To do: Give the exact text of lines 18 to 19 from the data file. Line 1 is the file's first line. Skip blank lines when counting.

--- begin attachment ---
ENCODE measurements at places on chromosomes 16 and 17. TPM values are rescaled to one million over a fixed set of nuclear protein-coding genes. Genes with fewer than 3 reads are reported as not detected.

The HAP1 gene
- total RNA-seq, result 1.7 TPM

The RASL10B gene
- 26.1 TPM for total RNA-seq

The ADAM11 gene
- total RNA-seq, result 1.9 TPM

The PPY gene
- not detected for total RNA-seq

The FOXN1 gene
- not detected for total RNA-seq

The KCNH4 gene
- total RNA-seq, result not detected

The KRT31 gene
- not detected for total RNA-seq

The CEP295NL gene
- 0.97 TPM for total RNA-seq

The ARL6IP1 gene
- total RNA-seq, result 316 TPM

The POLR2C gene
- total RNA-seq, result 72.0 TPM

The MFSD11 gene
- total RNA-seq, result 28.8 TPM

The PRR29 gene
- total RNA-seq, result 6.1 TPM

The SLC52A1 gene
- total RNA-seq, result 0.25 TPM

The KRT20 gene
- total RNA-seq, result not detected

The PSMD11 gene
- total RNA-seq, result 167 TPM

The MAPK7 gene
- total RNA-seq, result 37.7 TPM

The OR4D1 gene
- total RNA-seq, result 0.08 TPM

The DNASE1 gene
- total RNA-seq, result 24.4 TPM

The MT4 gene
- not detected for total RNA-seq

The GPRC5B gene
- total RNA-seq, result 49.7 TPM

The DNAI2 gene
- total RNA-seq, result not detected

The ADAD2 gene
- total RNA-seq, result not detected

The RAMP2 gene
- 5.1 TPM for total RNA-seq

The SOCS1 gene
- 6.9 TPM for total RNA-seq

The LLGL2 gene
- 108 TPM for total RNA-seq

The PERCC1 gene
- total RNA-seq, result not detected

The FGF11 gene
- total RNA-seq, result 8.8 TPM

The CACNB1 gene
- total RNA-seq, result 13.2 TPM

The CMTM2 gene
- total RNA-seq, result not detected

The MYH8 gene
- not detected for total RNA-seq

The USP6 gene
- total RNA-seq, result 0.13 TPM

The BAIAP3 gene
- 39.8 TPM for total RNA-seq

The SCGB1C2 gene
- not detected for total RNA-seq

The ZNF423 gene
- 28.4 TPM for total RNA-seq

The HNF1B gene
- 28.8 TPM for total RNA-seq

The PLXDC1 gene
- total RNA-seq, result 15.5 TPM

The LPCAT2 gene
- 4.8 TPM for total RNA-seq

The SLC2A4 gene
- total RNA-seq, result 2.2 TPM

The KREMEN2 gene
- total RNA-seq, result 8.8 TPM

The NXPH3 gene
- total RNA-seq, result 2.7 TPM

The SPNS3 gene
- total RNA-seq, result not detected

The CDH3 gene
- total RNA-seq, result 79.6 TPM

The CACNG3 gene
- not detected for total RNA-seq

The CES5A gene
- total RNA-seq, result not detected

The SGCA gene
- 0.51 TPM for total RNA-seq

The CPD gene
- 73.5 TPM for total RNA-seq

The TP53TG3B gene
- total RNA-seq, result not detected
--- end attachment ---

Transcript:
The ARL6IP1 gene
- total RNA-seq, result 316 TPM